What makes Manilla Road special in your opinion?

Whew, what a question. I could ramble on about this for pages and pages. I think I would reference again that sense of the fantastical, that ineffable quality of whimsy that Manilla Road and ONLY Manilla Road seemed to be able to tap into with ease. Therein lies what made them special, they could tap into this mystical source of atmosphere and feeling seemingly at will. Sure, some of us lesser beings and mere mortals sometimes stumble upon that same sense of wonder and whimsy when composing and creating but no other band has ever been able to tap into it so effortlessly and command it so readily.

They could tap into this mystical source of atmosphere and feeling seemingly at will.

What makes Manilla Road special?

What are your three favourite Manilla Road albums?

This tends to move around a bit, for example, The Deluge was in the top 3 for years until like last year when Spiral Castle knocked it down a few notches. If I had to break it down now:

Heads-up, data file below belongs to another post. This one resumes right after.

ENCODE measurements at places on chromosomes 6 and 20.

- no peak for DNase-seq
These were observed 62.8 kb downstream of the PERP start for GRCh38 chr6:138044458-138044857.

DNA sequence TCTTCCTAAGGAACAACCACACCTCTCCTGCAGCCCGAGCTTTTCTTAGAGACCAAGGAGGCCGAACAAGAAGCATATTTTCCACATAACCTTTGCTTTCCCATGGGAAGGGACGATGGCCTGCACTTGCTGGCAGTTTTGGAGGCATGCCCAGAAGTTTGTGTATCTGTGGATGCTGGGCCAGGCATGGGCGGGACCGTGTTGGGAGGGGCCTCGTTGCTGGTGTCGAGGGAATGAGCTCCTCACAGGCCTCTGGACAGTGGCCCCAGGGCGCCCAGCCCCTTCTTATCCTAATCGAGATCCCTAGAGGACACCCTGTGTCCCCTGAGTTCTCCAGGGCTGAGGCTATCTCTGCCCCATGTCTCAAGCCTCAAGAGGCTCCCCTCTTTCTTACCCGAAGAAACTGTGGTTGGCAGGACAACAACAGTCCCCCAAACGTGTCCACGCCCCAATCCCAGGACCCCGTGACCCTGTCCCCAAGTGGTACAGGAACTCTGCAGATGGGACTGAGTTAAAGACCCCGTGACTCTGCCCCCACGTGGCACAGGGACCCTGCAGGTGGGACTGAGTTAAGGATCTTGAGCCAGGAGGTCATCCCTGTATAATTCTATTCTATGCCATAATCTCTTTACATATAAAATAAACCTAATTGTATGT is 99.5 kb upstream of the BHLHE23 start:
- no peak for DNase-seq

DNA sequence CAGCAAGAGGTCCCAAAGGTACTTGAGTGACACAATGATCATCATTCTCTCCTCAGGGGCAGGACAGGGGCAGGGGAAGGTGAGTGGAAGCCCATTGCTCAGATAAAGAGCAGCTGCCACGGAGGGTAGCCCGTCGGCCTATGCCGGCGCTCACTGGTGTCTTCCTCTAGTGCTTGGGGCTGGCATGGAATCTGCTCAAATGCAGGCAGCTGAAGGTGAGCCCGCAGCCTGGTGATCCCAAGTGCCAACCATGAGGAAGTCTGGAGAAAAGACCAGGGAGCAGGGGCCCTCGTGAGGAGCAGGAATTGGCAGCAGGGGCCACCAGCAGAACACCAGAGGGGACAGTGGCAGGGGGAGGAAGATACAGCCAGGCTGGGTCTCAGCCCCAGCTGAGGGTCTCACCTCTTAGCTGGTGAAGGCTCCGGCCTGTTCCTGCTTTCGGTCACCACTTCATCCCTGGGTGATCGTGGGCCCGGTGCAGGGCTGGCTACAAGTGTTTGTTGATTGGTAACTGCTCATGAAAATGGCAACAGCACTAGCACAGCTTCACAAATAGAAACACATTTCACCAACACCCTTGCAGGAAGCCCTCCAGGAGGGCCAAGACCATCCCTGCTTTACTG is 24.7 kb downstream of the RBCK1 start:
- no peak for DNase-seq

1. Spiral Castle
  2. Atlantis Rising
  3. Crystal Logic

What’s the most underrated Manilla Road album in your opinion?

I think Atlantis Rising. It‘s an album that I’ve seen described time and time again as «uninspired» or just not up to par with their classic stuff, but for me this sits really high up and typically enjoys a spot on my top 5 at any given moment.

What are your five favourite Manilla Road tracks?

Again, this moves around a good bit, but I’d say at the moment it would look something like this,

  1. «The Veils of Negative Existence»
  2. «Shadow in the Black»